The gallery that alerted police to a photograph amid child pornography fears has declined to be drawn on whether it will consider future display of photographs by Nan Goldin.

The gallery that alerted police to a photograph amid child pornography fears has declined to be drawn on whether it will consider future display of photographs by Nan Goldin.

The controversial picture had been due to be displayed as part of an exhibition of photographs by the renowned US photographer at the Baltic Centre for Contemporary Art in Gateshead, Tyne & Wear.

Last Friday the Crown Prosecution Service ruled that the picture of two girls was not indecent.

In a statement, released after the ruling, the gallery said: ?We are pleased that this matter has now been resolved. We endeavoured to co-operate with the authorities throughout, but at the same time are very disappointed that this incident necessitated the early closure of an important exhibition.?

A gallery spokesperson declined to comment further.

The image – one of a series of 149 Goldin pictures called Thanksgiving – belongs to photography collector Sir Elton John.

Police seized the photo – entitled ‘Klara and Edda belly-dancing 1998? ? after a gallery official alerted them to the offending photograph at a private view, a day before the exhibition was due to be opened to the public on 21 September.

The gallery was forced to close the entire show, soon after the controversy erupted, at the request of The Sir Elton John Photography Collection.

Central to the CPS?s decision that the seized photo was not indecent was a previous CPS ruling that it was not indecent when exhibited at another gallery six years ago.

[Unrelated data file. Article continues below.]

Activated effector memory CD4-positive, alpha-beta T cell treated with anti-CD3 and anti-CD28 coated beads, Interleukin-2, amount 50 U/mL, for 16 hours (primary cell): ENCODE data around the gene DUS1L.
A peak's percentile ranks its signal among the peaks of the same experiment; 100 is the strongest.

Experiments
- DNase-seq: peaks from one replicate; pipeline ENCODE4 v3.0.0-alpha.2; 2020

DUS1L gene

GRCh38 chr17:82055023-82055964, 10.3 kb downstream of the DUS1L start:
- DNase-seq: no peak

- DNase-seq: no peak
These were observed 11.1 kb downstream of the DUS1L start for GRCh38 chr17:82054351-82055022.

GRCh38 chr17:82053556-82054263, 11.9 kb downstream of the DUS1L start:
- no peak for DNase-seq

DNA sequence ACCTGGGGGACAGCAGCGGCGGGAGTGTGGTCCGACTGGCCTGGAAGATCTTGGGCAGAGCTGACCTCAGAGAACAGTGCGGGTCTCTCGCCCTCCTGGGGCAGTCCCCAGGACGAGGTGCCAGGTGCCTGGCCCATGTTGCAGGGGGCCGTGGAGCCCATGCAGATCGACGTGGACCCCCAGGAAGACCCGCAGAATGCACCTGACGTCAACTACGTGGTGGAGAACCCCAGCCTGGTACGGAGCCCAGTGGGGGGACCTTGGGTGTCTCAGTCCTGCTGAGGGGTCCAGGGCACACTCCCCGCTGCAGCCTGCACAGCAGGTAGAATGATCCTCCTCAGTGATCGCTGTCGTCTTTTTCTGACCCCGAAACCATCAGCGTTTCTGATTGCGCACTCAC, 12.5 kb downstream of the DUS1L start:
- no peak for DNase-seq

Kerrie Bell, head of CPS Northumbria?s South Unit explained: ?A decision was made by the CPS in 2001 in relation to this particular photograph? that it was not indecent and therefore there was insufficient evidence for a prosecution.

?In order to prove that the photograph is indecent we must be satisfied that contemporary standards of propriety are so different now to what they were in 2001, that it is more likely than not that a court will conclude that the photograph is indecent. I am not satisfied that is the case.?

Bell added: ?Even if the photograph was now considered to be indecent, a defendant would be able to raise a legitimate defence, given that the photograph was distributed for the purposes of display in a contemporary art gallery after having been deemed not to be indecent by the earlier investigation.

?According, I am of the opinion that the evidence is insufficient to justify proceedings for offences of possession or distribution of an indecent photograph.?

The CPS confirmed that possible offences were considered under the Protection of Children Act (1978, Section 1) – which relates to taking or distributing indecent photographs of children under the age of 18 – or Section 160 of the Criminal Justice Act 1988, which creates an offence of possessing indecent photographs of children aged under 18.

The show was due to run at the Baltic Centre until January 2008.